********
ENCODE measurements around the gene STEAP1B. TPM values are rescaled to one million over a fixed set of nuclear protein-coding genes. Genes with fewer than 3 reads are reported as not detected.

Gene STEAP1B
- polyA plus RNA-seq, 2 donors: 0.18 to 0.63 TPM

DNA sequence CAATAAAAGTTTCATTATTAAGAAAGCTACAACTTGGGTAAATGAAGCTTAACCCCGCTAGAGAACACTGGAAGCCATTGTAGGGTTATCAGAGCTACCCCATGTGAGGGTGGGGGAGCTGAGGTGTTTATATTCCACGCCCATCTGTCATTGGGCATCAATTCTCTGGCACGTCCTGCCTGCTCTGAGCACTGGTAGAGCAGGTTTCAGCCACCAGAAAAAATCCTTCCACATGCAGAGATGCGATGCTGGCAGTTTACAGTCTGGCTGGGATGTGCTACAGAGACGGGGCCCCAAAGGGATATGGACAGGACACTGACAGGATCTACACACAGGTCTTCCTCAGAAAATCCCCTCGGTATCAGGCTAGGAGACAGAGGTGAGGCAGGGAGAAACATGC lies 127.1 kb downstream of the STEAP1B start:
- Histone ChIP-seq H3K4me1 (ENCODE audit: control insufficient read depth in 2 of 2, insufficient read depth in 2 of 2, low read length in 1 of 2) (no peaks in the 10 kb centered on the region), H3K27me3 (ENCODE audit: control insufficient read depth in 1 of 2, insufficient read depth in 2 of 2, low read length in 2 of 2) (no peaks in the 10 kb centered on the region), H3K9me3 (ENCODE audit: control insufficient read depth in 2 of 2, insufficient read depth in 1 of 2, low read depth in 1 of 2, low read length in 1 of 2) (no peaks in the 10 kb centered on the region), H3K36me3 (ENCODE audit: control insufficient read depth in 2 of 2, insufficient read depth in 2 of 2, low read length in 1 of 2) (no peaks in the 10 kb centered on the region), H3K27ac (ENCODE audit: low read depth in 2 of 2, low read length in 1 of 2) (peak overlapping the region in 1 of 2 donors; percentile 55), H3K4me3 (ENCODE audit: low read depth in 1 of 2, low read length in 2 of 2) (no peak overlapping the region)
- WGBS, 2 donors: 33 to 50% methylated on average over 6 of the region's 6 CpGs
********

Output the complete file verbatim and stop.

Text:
ENCODE measurements around the gene STEAP1B. TPM values are rescaled to one million over a fixed set of nuclear protein-coding genes. Genes with fewer than 3 reads are reported as not detected.

Gene STEAP1B
- polyA plus RNA-seq, 2 donors: 0.18 to 0.63 TPM

DNA sequence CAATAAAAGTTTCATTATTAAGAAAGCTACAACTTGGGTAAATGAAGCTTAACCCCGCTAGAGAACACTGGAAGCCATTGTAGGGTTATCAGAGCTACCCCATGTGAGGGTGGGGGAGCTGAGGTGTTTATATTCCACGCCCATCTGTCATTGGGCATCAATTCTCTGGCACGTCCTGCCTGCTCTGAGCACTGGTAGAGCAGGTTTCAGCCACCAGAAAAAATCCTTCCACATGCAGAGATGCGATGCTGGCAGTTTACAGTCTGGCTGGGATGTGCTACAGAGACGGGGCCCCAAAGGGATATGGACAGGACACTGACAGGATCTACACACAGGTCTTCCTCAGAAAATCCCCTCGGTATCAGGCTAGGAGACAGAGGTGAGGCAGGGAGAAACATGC lies 127.1 kb downstream of the STEAP1B start:
- Histone ChIP-seq H3K4me1 (ENCODE audit: control insufficient read depth in 2 of 2, insufficient read depth in 2 of 2, low read length in 1 of 2) (no peaks in the 10 kb centered on the region), H3K27me3 (ENCODE audit: control insufficient read depth in 1 of 2, insufficient read depth in 2 of 2, low read length in 2 of 2) (no peaks in the 10 kb centered on the region), H3K9me3 (ENCODE audit: control insufficient read depth in 2 of 2, insufficient read depth in 1 of 2, low read depth in 1 of 2, low read length in 1 of 2) (no peaks in the 10 kb centered on the region), H3K36me3 (ENCODE audit: control insufficient read depth in 2 of 2, insufficient read depth in 2 of 2, low read length in 1 of 2) (no peaks in the 10 kb centered on the region), H3K27ac (ENCODE audit: low read depth in 2 of 2, low read length in 1 of 2) (peak overlapping the region in 1 of 2 donors; percentile 55), H3K4me3 (ENCODE audit: low read depth in 1 of 2, low read length in 2 of 2) (no peak overlapping the region)
- WGBS, 2 donors: 33 to 50% methylated on average over 6 of the region's 6 CpGs